4WD High Range and Driving Conditions
Drive To The Road Conditions. Be in the correct place on the road, have the right speed for the conditions and the correct gear for that speed. (Consider 4H for driving on unsealed roads. It gives you far more control over the vehicle especially on corners. But remember to deselect before going back onto a tarmac road.)
Avoid Any Sudden Changes In Steering. Making sudden changes in steering can cause your vehicle to go into a skid on an unsealed road.
Expect The Unexpected. Be prepared for any eventuality. And have a “what if” plan made for each.
Be Alert and Focused. You should be able to remain calm and focused at all times when in charge of a motor vehicle. If you can’t you should stop and rest.
Remember, when driving on unsealed roads, even if the road is good and dry it still has an unstable road surface. Just look in your rear view mirror and see the road surface coming up behind you as a dust cloud.
You have 50% less grip with the road surface as you would on a tarmac road. Therefore, you are twice as likely to loose control of your vehicle and it will take you double the distance to stop in an emergency. It makes sense then to keep your speed down. Stay below 80 KPH whatever the conditions.
4WD High…how is that used..!!
Technically we should use 4WD high range whenever the vehicle is on the surface that can allow one wheel to slip. However when you find yourself traveling beyond 50 km/hr you start to enter a gray area. Evidence suggests that the majority of serious 4WD accidents occur on gravel roads. Why?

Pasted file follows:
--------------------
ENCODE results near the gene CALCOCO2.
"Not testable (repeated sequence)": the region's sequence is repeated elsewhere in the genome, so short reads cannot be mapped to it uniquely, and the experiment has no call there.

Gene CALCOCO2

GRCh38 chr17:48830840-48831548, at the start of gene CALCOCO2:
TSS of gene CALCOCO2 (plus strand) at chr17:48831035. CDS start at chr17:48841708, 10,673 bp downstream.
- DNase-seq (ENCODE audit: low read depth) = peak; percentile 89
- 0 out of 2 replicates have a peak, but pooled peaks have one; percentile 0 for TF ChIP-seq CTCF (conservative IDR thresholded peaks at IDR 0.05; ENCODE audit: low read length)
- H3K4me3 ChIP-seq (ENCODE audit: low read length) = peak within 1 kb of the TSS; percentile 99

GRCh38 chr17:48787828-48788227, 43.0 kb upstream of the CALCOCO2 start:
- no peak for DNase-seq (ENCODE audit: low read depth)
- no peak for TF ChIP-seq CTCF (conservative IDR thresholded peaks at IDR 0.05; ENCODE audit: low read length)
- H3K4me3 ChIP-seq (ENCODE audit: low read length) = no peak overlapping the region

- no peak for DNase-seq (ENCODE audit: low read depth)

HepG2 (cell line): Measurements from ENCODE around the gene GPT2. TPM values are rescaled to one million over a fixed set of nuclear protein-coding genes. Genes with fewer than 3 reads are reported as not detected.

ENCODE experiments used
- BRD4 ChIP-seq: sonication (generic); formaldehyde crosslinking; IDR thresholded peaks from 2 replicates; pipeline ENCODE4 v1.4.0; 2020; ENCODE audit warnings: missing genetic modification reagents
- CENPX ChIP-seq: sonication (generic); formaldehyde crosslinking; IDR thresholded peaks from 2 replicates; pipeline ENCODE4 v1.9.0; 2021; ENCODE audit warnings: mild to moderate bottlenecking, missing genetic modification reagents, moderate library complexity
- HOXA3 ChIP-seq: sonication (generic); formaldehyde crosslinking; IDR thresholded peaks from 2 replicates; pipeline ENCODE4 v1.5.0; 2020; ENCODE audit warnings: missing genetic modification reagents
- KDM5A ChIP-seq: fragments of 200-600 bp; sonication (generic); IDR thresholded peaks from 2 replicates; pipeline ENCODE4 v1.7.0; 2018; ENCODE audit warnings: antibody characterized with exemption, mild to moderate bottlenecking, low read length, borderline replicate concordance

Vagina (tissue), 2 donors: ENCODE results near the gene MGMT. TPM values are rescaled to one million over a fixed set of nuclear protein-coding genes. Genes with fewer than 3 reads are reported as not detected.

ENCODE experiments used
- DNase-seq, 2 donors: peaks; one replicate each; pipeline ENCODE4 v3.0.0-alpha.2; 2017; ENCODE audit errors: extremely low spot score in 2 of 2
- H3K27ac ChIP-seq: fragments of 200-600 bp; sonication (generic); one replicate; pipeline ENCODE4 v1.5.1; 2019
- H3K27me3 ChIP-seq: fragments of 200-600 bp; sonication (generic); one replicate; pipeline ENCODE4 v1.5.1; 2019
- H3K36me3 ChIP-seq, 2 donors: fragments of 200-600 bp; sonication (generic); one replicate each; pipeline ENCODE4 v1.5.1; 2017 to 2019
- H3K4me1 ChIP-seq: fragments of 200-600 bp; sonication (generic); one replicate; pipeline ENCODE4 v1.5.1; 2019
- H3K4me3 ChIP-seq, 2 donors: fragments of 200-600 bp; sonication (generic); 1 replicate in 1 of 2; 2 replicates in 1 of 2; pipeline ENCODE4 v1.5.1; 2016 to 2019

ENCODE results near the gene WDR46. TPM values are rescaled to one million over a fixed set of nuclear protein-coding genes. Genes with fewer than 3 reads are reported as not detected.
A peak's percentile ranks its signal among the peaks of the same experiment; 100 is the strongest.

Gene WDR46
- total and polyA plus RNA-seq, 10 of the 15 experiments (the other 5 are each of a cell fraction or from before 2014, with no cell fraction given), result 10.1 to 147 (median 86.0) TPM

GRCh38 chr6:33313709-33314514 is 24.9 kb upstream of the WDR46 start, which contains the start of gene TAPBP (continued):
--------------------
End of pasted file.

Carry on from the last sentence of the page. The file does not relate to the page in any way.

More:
Gravel roads vary; even the same stretch can change surface friction, and roughness within days. That added with the extra size and height of a 4WD and the function of the drive train can cause problems with control.
Driving your 4WD in 2WD mode on gravel requires techniques that allow for setting up and planning the control of the vehicle. Positioning, braking and cornering with a heavy vehicle has to be thought out before the corner due to the horizontal forces (and momentum) that act on the vehicle on the loose surface.
Driving in 4WD on the same surface at slower speeds offers more control . The vehicle will brake in a shorter distance but will not be able to be steered aggressively when cornering. If cornering at speed in 4WD , above 50km, the wheels tend to break away from the surface. This is due to both axles being feed the same power and the front axle travelling further than the rear at a corner. Here an AWD system works better when the front and read drive shafts can be driven at different speeds without the two fighting each other.
The right selection of the drive train (2WD,4WD,AWD) requires as much understanding as the correct use of wheel printing and terrain appreciation so be very careful when travelling…